Cardinal was a really interesting challenge because it’s way darker than anything I’d ever worked on, or thought I’d work on. But they sent me a sneak peak of Season 1 and I absolutely fell in love with the characters and the tone and was so struck by what Aubrey had written. The biggest challenge was that I’d never worked on a show that spent so much time in the bad guys’ point of view. And in order to do that successfully you have to make your criminals as compelling as your heroes. And that part was really fun. Finding the humanity in these characters and giving them primal, universal motivations to do the wicked things they did. That part was awesome.
TTVJ: You’ve been outspoken over the course of your career about LGBTQ representation on screen. While studies such as GLAAD’s Where We Are on TVreport shows improvement and that the percentage of LGBTQ characters is higher than ever, what do you feel still needs to be done in that area?
NC: These days if you create a series with an ensemble cast, it’s kind of expected that at least one of the characters is going to be LGBTQ. And that’s good progress – as long as it’s not token representation. But we still need to work on representing the B and especially the T parts of LGBTQ. And getting queer characters of colour on screen. That’s a huge deal. Basically it’s time for us writers and creators to stop thinking that LGBTQ means just white lesbians and white gay men. People have told me that a network audience isn’t ready for trans characters or black bisexual men, or gender queer butch women. But how will we know if we don’t put them on screen? And further to that, isn’t it our job to show audiences something they’ve never seen before – and to show them that we’re all living the same universal human experience regardless of sexuality or gender identity? I think we need to break out of our comfort zones a little. It can’t all be up to Ryan Murphy and Shonda and Jenji and Jill Soloway to change the world.
TTVJ: I know you’re actively involved in mentoring young writers and working to increase diversity in many writing rooms. What initiatives or positive steps do you see being taken that are most effective and what are the biggest challenges that still exist?
NC: The biggest challenge is that there’s less money all around. Networks are ordering fewer episodes, which means story rooms are getting smaller. When we were doing Rookie Blue and Saving Hope we were doing 13, 18, sometimes 22 episodes a season so we had to have big rooms to get all the work done. That gave us the ability to carry 3 or 4 junior writers along with a writer’s assistant (who was also being mentored) and a coordinator who was usually given half a script to write. But now networks are sometimes only ordering 6 or 8 episodes and that means rooms have to be much smaller. And the first jobs to get axed are those mentorship jobs for emerging writers.
That being said, one positive trend that I’ve seen is that showrunners and producers are actively seeking out new diverse talent. It used to be you’d put a room together by hiring your most talented friends and then a couple of new people based on the recommendations of those friends, or the friends of friends. Which meant you were only ever hiring people from a very specific talent pool or friend circle. But I’ve seen great strides being made to hire new, diverse writers even if they’re virtually unknown. Showrunners are taking more chances with their hiring because they realize how important it is to have diverse voices in the room and that it’s now unacceptable to have a room of straight white men.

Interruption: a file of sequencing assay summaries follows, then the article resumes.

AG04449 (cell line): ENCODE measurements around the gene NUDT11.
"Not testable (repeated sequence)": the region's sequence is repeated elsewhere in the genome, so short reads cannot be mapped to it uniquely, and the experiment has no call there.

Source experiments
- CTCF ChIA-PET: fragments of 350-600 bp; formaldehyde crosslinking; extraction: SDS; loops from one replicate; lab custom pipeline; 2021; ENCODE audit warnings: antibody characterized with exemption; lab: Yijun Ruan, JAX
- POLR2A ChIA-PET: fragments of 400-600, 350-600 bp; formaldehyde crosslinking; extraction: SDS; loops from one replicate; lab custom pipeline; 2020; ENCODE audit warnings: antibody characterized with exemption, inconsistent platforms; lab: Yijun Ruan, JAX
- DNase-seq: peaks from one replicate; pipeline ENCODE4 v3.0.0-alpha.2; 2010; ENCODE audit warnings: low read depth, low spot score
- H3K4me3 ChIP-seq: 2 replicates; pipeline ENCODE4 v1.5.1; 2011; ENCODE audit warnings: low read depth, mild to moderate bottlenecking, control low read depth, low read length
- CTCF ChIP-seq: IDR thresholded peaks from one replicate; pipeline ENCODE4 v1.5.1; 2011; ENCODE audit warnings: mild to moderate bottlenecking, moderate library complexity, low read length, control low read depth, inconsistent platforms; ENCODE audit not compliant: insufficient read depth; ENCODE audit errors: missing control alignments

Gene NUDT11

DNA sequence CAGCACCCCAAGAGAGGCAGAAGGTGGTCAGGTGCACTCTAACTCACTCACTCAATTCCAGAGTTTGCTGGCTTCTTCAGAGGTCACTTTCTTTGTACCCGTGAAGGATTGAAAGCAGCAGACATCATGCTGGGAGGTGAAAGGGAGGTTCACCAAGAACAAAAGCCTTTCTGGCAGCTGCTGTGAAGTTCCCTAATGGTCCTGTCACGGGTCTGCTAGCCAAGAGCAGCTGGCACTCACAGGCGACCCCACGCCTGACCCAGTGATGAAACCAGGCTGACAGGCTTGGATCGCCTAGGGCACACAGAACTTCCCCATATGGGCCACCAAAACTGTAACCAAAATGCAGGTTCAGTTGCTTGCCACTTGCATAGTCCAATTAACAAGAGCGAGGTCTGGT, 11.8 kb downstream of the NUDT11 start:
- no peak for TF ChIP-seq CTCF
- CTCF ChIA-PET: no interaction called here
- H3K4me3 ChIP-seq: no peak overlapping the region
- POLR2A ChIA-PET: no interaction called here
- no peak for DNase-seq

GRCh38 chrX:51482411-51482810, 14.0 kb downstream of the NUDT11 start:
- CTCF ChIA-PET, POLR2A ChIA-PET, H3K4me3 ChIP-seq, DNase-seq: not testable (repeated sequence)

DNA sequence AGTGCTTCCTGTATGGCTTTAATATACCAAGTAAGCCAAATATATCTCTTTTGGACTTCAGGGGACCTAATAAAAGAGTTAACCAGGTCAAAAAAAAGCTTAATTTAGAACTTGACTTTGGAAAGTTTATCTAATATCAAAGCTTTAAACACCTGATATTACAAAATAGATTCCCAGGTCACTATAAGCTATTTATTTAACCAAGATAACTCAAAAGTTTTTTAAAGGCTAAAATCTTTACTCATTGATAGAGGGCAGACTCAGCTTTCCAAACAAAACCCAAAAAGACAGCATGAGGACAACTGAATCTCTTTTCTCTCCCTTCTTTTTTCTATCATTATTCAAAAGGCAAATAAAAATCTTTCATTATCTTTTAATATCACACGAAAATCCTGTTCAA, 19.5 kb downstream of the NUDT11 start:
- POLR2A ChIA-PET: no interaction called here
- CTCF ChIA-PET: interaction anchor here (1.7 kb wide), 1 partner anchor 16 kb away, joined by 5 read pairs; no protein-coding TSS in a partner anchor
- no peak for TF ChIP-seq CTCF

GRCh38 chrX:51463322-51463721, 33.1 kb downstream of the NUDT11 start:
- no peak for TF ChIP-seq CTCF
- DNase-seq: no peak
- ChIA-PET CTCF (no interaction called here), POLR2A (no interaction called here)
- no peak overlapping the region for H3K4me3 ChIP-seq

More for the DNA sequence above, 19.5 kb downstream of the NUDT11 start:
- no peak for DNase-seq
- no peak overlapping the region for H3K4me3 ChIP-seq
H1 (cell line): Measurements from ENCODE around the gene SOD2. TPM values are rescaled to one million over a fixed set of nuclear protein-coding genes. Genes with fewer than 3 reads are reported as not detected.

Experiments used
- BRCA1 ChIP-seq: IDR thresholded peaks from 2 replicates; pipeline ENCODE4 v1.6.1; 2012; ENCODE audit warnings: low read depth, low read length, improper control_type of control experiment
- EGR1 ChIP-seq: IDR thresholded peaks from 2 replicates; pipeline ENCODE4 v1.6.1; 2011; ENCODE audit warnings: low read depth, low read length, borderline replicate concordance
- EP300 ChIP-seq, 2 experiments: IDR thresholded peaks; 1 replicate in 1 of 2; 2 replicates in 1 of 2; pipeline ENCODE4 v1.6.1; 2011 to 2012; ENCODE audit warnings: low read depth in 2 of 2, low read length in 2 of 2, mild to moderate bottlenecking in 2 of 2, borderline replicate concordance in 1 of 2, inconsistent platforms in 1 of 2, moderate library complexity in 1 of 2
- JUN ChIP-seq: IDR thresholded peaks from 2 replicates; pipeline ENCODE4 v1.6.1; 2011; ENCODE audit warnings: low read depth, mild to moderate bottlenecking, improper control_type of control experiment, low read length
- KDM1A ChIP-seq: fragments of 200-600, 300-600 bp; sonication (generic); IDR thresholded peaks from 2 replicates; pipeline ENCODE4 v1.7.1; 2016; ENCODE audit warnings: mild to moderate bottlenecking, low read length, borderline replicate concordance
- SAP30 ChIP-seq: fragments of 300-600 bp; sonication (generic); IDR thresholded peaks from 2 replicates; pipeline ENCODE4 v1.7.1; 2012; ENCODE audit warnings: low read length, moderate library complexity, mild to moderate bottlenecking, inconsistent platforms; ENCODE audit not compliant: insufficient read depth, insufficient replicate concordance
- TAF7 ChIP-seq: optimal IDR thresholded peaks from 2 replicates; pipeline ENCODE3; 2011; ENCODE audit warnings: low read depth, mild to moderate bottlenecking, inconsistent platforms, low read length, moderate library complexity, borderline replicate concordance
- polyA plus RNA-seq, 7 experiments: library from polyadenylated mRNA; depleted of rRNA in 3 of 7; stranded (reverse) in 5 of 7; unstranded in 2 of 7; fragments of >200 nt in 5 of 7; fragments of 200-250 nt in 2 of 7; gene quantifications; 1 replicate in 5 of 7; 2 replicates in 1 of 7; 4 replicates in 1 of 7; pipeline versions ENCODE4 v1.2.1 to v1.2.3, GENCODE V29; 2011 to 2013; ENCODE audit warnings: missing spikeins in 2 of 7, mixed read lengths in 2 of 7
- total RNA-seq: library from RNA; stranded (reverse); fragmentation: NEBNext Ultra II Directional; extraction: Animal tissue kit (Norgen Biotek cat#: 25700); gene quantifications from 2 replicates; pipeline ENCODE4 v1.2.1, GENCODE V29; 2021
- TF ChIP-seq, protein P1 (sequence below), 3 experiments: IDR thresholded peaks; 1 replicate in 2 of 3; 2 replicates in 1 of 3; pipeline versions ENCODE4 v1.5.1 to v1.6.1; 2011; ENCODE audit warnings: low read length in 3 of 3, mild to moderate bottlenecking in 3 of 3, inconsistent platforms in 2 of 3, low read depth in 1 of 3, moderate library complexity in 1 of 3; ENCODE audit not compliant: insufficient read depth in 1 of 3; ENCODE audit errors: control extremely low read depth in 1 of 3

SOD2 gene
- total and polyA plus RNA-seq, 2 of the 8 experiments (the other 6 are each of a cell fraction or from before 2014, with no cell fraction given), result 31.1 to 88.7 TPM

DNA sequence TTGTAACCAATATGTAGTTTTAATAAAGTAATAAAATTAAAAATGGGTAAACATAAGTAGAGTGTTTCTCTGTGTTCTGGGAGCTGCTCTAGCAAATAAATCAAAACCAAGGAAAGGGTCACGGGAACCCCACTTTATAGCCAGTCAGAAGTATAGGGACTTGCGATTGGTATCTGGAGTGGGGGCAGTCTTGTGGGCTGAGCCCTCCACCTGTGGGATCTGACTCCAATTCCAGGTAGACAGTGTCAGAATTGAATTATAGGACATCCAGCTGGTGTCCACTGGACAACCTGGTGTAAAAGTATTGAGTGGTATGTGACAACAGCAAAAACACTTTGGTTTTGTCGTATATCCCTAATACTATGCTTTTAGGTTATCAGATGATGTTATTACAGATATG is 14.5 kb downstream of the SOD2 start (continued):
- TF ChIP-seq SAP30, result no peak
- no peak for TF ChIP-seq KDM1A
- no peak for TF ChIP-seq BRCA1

TTVJ: Do you have any advice to share with those looking to get into writing for TV or other behind the scenes positions?
NC: Legitimize your quest. Go to school. Go to conferences. Apply for mentorship awards. If you actively pursue your passions, you’re more likely to find people who are willing to help you get your foot in the door. And once you’re doing everything in your own power to advance your career, then (and only then!) don’t be afraid to reach out to people who do the job you want to do, especially if they work on the shows you truly love. As writers, a lot of our week is spent collecting criticism. We get notes from producers, other writers, directors, and studio and network executives. So it’s nice to get feedback from people who genuinely love what you’re doing. “Hey, I love your show!” (if you mean it) is a great ice breaker. But keep in mind not everyone has the time and ability to respond to an email or a DM, or to meet you in person. But there’s always a chance that one person will be able to spare 10-15 minutes of their time to answer some questions. And if they feel like you’re out there hustling, and trying to get better on your own, then they might be inclined to help you out if they can – or to point you in the right direction.
Share your thoughts on Carbone’s experience below.
Coroner airs Mondays at 9 p.m. ET on CBC. Cardinal airs Thursdays at 9 p.m. ET on CTV. Read more from our Women Behind Canadian TV serieshere.
Editor in Chief Bridget Liszewski comes from a long line of TV Junkies who fostered her love of television from a very young age. She's channeled that passion into covering both US and Canadian television shows, and is thankful everyday for the invention of the DVR. A graduate of the University of Notre Dame, she loves college football and is a fan of sports in general. Bridget is always up for talking TV and you can follow her on twitter at @BridgetOnTV.